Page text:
The three diagnostic tools of the CBAM user system are the Stages of Concern (SoC), Levels of Use (LoU), and Innovation Configurations (IC). (Donovan, 2007, p.267). Stages of Concern (SoC) use a questionnaire to help identify and describe the concerns teachers have during the implementation process. They are a way of accessing information about people's attitudes, or reactions, or feelings about a new program or a new practice. (Hord , in CBAM Video SoC).  Levels of Use (LoU) use an interview protocol to assess the degree to which a teacher is using an innovation. Innovation Configurations (IC) is a tool for identifying and describing the various forms of an innovation that different teachers adopt. Intro what it does is to explicitly spell out what the new practice will look like when it is in operation in the classroom." (Hord in CBAM  Video IC Transcript.)

The first principal diagnostic dimension of CBAM is Stages of Concern.
There are seven different stages of feelings and perceptions that educators experience when they are implementing a new program or practice (SEDL)

The first three concerns are focused on self, the next concern is on the mastery of the task, and the last three concerns are around results and impact on others.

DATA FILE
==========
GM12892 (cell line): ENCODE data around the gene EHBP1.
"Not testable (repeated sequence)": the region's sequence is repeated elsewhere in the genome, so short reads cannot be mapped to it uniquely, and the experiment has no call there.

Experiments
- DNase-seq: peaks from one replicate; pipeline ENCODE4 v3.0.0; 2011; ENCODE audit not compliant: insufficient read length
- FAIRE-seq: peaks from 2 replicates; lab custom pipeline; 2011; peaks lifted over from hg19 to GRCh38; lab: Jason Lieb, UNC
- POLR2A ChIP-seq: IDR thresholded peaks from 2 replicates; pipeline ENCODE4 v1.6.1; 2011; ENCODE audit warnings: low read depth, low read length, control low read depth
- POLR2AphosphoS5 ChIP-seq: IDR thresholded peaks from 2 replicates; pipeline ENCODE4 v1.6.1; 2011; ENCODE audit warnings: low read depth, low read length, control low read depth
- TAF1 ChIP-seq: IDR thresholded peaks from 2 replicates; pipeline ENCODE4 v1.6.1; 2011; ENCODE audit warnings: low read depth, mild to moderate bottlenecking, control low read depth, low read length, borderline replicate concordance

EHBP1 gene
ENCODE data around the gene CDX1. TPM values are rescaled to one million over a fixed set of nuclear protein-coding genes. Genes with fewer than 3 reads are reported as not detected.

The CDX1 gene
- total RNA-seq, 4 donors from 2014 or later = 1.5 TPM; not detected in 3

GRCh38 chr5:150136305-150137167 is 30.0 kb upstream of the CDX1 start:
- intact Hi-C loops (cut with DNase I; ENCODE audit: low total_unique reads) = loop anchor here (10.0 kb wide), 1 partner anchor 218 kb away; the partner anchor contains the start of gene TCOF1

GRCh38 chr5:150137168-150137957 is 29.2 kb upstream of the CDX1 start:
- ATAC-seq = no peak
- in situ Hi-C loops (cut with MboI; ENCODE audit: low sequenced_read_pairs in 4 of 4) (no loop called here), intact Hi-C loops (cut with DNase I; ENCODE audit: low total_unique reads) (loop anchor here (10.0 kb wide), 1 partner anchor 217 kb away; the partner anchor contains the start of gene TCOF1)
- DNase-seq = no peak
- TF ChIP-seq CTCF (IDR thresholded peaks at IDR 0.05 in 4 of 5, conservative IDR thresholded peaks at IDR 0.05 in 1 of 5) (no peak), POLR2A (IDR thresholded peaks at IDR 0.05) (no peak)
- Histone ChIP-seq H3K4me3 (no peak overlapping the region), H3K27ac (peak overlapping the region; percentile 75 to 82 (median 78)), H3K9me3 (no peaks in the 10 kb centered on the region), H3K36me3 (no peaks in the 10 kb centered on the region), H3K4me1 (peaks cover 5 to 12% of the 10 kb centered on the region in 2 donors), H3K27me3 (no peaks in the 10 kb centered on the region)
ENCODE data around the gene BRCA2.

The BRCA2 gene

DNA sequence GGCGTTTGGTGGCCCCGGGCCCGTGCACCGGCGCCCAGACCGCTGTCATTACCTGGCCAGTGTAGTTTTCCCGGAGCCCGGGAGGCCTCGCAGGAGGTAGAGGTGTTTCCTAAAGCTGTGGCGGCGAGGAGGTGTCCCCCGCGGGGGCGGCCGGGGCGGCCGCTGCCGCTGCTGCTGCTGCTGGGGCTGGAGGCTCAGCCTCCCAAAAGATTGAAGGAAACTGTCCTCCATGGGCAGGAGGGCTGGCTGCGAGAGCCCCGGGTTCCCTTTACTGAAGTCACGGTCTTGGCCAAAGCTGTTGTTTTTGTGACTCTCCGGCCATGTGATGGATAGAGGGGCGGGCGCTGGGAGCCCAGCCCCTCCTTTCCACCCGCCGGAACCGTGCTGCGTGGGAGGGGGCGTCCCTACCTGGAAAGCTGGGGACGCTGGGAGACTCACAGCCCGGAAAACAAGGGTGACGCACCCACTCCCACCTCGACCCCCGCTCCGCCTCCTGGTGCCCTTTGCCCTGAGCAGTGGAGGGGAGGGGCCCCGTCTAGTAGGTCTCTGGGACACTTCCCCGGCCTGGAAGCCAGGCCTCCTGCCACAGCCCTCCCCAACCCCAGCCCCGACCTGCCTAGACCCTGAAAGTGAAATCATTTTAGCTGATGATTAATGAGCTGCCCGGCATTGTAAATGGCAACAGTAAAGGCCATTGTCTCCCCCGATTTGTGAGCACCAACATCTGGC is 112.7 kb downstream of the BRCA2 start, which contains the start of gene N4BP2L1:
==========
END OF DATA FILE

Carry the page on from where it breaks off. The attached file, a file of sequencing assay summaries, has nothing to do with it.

The second principal diagnostic dimension of CBAM is Levels of Use:

There are eight behavioural profiles that describe a different set of actions and behaviours that educators engage in as they become more familiar with and more skilled in using an innovation or adopting a change (SEDL)
The third principal diagnostic dimension of CBAM is Innovation Configurations.
Different ways an innovation may be implemented, shown along a continuum from ideal implementation or practice to least desirable practice

An Overview of a plan for implementation of Blogs
Stage of concern
Level of use
Innovation Configuration
(TL as change facilitator)
0. Non-Use
There is no action or involvement.
The teachers in the selected group are not familiar with blogs
Level 0
There is no awareness of any change taking place
Use a questionnaire to help identify and describe the concerns the focus group has during the implementation process.